Ecology Highlight: PLOS ONE at ESA 2013

 

climate change vulnerable species

 

PLOS ONE is eagerly anticipating a trip to the 98th annual meeting of Ecological Society of America, August 4 – 10 in Minneapolis, to meet with our Academic Editors, authors, reviewers, and readers and to learn about the latest in ecology research. Attending the meeting will be Terry Monahan (Senior Editorial Manager), Lindsay Morton (Publications Manager), Elizabeth Silva (Associate Editor), and myself (Meg Byrne, Associate Editor).

In conjunction with the Ecology Society of America meeting, PLOS will be launching “The Ecological Impact of Climate Change Collection” on Monday, August 5, 2013. This collection, curated by PLOS ONE Academic Editor Ben Bond-Lamberty, highlights 16 articles recently published in PLOS ONE and PLOS Biology. These articles underscore the far-reaching impacts of climate change and the important contributions scientists are making to increase our understanding of how diverse species are affected by and are responding to climate change. Come back to the EveryONE blog on Monday for a full introduction to the collection by Dr. Bond-Lamberty.

“The Ecological Impact of Climate Change Collection” is part of a larger research and blog series at PLOS helping to refocus the conversation on climate change. The series is scheduled to run over a two-week period, between July 29 and August 9, and features pieces by 10 regular and guest bloggers, including award-winning science journalist Linda Marsa. Topics include changing habitats and species, climate modeling, the impact of climate change on disease, the difficulties facing science writers covering climate change, and the politics of climate change science.

Come find us at the meeting: We would love to hear about your research and your thoughts about the future of science publishing. We’ll be at booth #501 from Monday, August 5, 2013 through Thursday, August 8, 2013.

PLOS ONE Academic Editors: We hope you can join us for our Editorial Board Reception on Wednesday, August 8, from 6 to 9 PM.  We look forward to chatting with you in person, filling you in on our future plans, getting your feedback, and saying a huge “Thank you!” Please contact Lindsay Morton for further information.

Authors: Come get a special author t-shirt! Also, let us show you how to track your article-level metrics, including the number of HTML views, PDF downloads, citations, comments, bookmarks, and even tweets and Facebook likes. We can also demonstrate one of our latest features, Relative Metrics (Beta), which allows you to compare your paper’s usage to the average usage of articles in related subject areas.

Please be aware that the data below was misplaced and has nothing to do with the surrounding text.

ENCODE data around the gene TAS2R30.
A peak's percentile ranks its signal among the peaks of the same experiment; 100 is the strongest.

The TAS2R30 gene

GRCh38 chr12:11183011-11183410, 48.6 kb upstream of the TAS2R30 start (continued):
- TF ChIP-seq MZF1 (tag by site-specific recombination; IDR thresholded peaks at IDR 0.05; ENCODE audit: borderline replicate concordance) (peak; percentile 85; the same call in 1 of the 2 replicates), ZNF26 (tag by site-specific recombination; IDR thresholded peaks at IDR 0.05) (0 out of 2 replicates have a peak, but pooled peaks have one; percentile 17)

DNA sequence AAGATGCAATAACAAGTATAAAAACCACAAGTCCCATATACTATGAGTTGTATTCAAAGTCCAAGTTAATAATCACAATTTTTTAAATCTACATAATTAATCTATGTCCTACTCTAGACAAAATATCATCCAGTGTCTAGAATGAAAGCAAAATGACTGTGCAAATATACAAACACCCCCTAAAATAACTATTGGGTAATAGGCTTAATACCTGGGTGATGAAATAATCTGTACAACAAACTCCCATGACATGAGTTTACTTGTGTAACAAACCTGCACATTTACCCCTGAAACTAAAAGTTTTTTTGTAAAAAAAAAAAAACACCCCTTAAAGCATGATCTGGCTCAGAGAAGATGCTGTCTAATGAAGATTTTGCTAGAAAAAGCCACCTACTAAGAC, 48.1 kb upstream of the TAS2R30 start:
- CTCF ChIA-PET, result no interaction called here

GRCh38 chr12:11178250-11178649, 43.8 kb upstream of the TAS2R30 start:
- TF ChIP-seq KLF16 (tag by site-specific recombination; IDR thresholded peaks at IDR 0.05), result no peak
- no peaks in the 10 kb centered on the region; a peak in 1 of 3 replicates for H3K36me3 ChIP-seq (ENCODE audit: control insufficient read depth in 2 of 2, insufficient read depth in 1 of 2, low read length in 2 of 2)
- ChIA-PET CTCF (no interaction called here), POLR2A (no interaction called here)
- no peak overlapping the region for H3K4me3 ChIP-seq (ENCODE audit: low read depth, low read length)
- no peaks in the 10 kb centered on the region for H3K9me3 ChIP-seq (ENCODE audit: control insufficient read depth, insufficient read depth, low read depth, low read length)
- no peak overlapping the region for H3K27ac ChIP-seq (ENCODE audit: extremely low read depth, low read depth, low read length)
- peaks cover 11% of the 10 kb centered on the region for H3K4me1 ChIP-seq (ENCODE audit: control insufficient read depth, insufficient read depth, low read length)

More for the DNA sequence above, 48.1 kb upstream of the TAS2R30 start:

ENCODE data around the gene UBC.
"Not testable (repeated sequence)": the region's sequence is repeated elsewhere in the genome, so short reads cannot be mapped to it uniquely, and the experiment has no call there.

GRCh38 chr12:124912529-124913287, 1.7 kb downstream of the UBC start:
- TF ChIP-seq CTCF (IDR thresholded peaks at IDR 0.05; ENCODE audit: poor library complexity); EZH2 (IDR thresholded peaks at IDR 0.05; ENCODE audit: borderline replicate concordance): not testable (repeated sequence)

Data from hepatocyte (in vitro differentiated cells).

Consider submitting your manuscript to PLOS! We will be available to answer your questions about submitting to PLOS ONE and PLOS Biology. Come learn about the many advantages of publishing in our open access journals, including free readership rights, reuse and remixing rights, unrestricted copyright, automatic posting of the article, and machine accessibility of the published article.

Call for New Academic Editors: Because of a growing number of submissions in ecology, PLOS ONE is looking to grow our board in this area. If you run your own research lab, supervise students and postdocs, hold research grants, and have a strong publication record, we hope you will consider applying to join our Editorial Board. Please stop by the booth for more information or contact Lindsay Morton.

We look forward to visiting the Twin Cities, briefly escaping the summer fog in San Francisco, and talking with the many scientists who have made important contributions to the field of ecology.

Image: Map showing areas with increased proportions of birds that are vulnerable to climate change. In red are regions with the highest proportion of birds that are sensitive to and have a low adaptive capacity to climate change and, at the same time, have the highest exposure.

Image credit: Foden WB, Butchart SHM, Stuart SN, Vié J-C, Akçakaya HR, et al. (2013) Identifying the World’s Most Climate Change Vulnerable Species: A Systematic Trait-Based Assessment of all Birds, Amphibians and Corals. PLoS ONE 8(6): e65427. doi:10.1371/journal.pone.0065427

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